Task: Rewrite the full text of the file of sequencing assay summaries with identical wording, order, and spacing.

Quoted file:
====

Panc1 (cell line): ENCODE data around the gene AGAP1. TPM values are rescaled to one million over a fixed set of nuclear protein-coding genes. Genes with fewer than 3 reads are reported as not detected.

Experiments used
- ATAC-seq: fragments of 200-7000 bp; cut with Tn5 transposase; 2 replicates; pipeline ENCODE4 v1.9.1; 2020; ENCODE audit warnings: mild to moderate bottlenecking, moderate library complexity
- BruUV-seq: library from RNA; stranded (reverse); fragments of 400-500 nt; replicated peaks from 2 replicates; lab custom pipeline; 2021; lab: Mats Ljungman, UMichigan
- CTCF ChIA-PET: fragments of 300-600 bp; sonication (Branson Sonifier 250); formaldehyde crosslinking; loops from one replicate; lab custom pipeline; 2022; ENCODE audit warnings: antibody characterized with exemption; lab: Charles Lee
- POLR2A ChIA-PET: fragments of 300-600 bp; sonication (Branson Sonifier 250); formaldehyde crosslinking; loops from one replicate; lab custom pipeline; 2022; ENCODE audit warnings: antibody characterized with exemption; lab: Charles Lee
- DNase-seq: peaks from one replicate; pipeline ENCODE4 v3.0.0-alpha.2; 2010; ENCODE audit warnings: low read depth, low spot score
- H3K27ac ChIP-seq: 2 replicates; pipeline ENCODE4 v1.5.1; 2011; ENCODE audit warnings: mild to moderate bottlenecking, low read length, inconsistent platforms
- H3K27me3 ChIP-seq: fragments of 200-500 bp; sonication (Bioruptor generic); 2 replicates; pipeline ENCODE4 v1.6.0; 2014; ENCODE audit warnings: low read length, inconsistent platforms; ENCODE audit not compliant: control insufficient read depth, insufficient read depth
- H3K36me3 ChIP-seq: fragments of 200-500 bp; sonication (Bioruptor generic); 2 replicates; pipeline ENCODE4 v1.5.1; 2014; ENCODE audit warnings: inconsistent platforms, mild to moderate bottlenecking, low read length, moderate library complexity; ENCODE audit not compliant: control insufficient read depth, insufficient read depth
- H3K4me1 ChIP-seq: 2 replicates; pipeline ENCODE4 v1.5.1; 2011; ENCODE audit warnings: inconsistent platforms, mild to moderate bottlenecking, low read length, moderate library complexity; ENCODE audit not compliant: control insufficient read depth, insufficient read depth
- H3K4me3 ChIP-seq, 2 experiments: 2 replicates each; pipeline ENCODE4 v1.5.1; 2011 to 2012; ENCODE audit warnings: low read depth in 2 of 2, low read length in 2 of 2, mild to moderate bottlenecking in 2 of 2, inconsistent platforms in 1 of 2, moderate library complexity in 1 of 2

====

Panc1 (cell line): ENCODE data around the gene AGAP1. TPM values are rescaled to one million over a fixed set of nuclear protein-coding genes. Genes with fewer than 3 reads are reported as not detected.

Experiments used
- ATAC-seq: fragments of 200-7000 bp; cut with Tn5 transposase; 2 replicates; pipeline ENCODE4 v1.9.1; 2020; ENCODE audit warnings: mild to moderate bottlenecking, moderate library complexity
- BruUV-seq: library from RNA; stranded (reverse); fragments of 400-500 nt; replicated peaks from 2 replicates; lab custom pipeline; 2021; lab: Mats Ljungman, UMichigan
- CTCF ChIA-PET: fragments of 300-600 bp; sonication (Branson Sonifier 250); formaldehyde crosslinking; loops from one replicate; lab custom pipeline; 2022; ENCODE audit warnings: antibody characterized with exemption; lab: Charles Lee
- POLR2A ChIA-PET: fragments of 300-600 bp; sonication (Branson Sonifier 250); formaldehyde crosslinking; loops from one replicate; lab custom pipeline; 2022; ENCODE audit warnings: antibody characterized with exemption; lab: Charles Lee
- DNase-seq: peaks from one replicate; pipeline ENCODE4 v3.0.0-alpha.2; 2010; ENCODE audit warnings: low read depth, low spot score
- H3K27ac ChIP-seq: 2 replicates; pipeline ENCODE4 v1.5.1; 2011; ENCODE audit warnings: mild to moderate bottlenecking, low read length, inconsistent platforms
- H3K27me3 ChIP-seq: fragments of 200-500 bp; sonication (Bioruptor generic); 2 replicates; pipeline ENCODE4 v1.6.0; 2014; ENCODE audit warnings: low read length, inconsistent platforms; ENCODE audit not compliant: control insufficient read depth, insufficient read depth
- H3K36me3 ChIP-seq: fragments of 200-500 bp; sonication (Bioruptor generic); 2 replicates; pipeline ENCODE4 v1.5.1; 2014; ENCODE audit warnings: inconsistent platforms, mild to moderate bottlenecking, low read length, moderate library complexity; ENCODE audit not compliant: control insufficient read depth, insufficient read depth
- H3K4me1 ChIP-seq: 2 replicates; pipeline ENCODE4 v1.5.1; 2011; ENCODE audit warnings: inconsistent platforms, mild to moderate bottlenecking, low read length, moderate library complexity; ENCODE audit not compliant: control insufficient read depth, insufficient read depth
- H3K4me3 ChIP-seq, 2 experiments: 2 replicates each; pipeline ENCODE4 v1.5.1; 2011 to 2012; ENCODE audit warnings: low read depth in 2 of 2, low read length in 2 of 2, mild to moderate bottlenecking in 2 of 2, inconsistent platforms in 1 of 2, moderate library complexity in 1 of 2